Colorado and Washington Legalized Marijuana Tuesday, What Happens Now?

  • by Erik Altieri, NORML Communications Director November 8, 2012

    Tuesday night, the states of Colorado and Washington sent a loud and clear message to the federal government that they no longer wish to enforce the futile prohibition on cannabis. The symbolic impact of these victories are immediate, but what are the practical effects on the ground now that these two initiatives have been approved?


    In Washington State, regulations for the marijuana retail outlets are going to start being drafted by the Washington State Liquor Control Board. This process is expected to last about a year. The immediate impact of passing I-502 is on the state laws regarding possession. Starting on December 6th, Section 20 of the initiative will take effect. This section effectively states that any person over the age of 21 is legally allowed to possess up to 1oz of dried marijuana, 16oz of marijuana solids (edibles), and 72oz of cannabis infused liquids (think oils and lotions). It is also no longer a crime to possess marijuana paraphernalia.

    Law enforcement representatives in the state have already released some statements on this matter. Sergeant Sean Whitcomb, from the Seattle Police Department, said, “For us, the law has changed, and people can expect no enforcement for possession.”

    “What you can expect,” Sgt. Whitcomb clarified, “is no enforcement on possession, that is a reasonable expectation.”


    The vote in Colorado is awaiting final certification, a process that is expected to take about a month. After this approval, it will immediately become legal in Colorado for adults over the age of 21 to possess up to an ounce of marijuana and for them to grow up to 6 plants in a secure indoor space.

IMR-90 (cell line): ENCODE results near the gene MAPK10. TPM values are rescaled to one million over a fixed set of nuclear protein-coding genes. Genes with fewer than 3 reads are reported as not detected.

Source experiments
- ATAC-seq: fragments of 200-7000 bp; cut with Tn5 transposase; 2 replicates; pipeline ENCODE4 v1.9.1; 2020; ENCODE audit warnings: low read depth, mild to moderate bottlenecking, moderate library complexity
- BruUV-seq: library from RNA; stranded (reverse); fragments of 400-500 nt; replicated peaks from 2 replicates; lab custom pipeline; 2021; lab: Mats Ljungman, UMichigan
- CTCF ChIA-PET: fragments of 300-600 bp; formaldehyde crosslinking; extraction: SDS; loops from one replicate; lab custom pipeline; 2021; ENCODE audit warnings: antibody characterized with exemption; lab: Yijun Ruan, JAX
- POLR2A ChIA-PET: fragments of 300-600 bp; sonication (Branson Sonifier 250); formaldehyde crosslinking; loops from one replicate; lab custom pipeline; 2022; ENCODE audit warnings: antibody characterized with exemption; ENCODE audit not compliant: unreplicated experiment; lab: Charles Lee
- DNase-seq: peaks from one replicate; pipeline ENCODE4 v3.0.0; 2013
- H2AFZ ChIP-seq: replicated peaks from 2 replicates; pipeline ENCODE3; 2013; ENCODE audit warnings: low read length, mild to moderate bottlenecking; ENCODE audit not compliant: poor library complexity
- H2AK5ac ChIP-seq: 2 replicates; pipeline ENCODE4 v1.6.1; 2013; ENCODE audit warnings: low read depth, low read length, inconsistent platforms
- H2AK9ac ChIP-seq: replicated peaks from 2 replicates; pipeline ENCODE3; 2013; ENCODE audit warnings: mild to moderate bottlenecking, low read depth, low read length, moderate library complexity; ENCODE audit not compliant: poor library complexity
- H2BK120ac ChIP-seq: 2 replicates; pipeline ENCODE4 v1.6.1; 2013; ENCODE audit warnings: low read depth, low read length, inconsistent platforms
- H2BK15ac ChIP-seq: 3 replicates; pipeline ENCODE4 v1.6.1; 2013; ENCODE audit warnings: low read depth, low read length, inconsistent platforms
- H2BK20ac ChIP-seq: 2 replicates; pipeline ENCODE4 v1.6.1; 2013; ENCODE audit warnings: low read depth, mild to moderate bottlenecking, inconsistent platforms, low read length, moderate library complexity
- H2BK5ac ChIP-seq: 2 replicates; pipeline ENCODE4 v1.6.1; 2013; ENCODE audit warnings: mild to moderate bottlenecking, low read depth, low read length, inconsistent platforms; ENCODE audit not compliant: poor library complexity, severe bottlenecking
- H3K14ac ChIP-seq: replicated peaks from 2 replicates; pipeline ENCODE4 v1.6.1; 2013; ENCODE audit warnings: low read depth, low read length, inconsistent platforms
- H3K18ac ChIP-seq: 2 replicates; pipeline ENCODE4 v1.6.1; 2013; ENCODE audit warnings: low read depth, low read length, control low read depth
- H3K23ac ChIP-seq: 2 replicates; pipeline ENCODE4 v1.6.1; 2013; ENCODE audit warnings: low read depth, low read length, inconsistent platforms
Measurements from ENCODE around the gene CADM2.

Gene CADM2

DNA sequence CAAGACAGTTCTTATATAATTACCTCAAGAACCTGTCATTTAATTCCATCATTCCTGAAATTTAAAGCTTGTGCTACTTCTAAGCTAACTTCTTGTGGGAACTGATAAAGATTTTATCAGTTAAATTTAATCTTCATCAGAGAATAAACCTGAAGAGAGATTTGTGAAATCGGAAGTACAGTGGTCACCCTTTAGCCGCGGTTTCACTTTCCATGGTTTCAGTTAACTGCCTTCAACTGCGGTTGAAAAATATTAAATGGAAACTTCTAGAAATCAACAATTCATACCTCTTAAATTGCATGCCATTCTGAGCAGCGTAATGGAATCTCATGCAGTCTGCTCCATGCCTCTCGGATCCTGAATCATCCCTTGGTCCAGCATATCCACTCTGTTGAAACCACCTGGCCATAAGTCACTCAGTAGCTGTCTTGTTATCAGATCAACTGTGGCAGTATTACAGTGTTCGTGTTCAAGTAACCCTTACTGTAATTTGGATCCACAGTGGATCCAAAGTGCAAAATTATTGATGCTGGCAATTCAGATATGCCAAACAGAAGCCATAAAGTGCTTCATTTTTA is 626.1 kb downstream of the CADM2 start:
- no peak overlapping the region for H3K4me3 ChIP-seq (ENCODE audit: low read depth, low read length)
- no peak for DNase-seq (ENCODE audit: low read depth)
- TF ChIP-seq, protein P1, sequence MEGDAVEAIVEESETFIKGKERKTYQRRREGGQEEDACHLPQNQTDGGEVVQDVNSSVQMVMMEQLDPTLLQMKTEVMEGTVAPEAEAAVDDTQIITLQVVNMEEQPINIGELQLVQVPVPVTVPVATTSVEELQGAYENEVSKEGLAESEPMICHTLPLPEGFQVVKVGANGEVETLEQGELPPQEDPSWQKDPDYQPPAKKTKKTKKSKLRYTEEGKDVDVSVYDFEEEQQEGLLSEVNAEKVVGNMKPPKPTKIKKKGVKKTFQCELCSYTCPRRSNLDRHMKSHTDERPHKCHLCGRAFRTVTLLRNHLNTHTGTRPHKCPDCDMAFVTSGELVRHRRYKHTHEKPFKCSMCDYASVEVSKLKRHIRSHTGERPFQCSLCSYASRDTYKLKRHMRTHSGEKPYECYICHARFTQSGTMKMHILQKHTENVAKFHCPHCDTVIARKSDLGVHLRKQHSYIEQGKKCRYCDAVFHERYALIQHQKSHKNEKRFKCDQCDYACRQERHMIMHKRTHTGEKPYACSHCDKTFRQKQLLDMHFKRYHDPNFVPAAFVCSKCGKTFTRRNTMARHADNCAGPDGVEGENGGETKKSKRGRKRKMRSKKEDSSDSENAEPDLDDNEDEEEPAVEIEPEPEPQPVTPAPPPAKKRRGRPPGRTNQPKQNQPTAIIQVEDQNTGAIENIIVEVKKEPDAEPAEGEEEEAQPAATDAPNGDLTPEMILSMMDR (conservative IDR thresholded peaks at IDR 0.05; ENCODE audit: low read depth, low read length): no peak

The state is required to adopt a legal framework for retail sales by July of 2013, the first marijuana retail outlets could potentially open as early as the start of 2014.

    Colorado’s law enforcement seems just as keen as Washington’s, for the time being, to honor the will of the people. “We’re not federal agents,” stated Larimer County Sheriff Justin Smith, who opposed Amendment 64 during the campaign.

    “We can arrest people if they’re wanted on warrants on federal crimes, but unless we’re involved in a specific case … where (a deputy is) cross-commissioned as a federal agent,” he said, “we don’t directly enforce federal law.”

    While he ended his statement with a patronizing jab, Colorado Governor Hickenlooper seems willing to abide by the desire of his state’s citizens on this issue. “The voters have spoken and we have to respect their will,” Hickenlooper said Tuesday night.

    “This will be a complicated process, but we intend to follow through. That said,” he ended, “Federal law still says marijuana is an illegal drug, so don’t break out the Cheetos or gold fish too quickly.”

    These protections in both states, when certified and placed into effect, will apply to anyone physically in the state, no residency required. Public consumption would remain a violation in both states, but a civil, not criminal, one.

    As always, NORML will keep you posted as these laws become certified and come into effect and will be tracking the process of implementing retail outlets every step of the way.

    219 Responses to “Colorado and Washington Legalized Marijuana Tuesday, What Happens Now?”

    1. NYBoy says:

      JETBLUE $214 ROUND TRIP FROM NYC (4 hrs flight)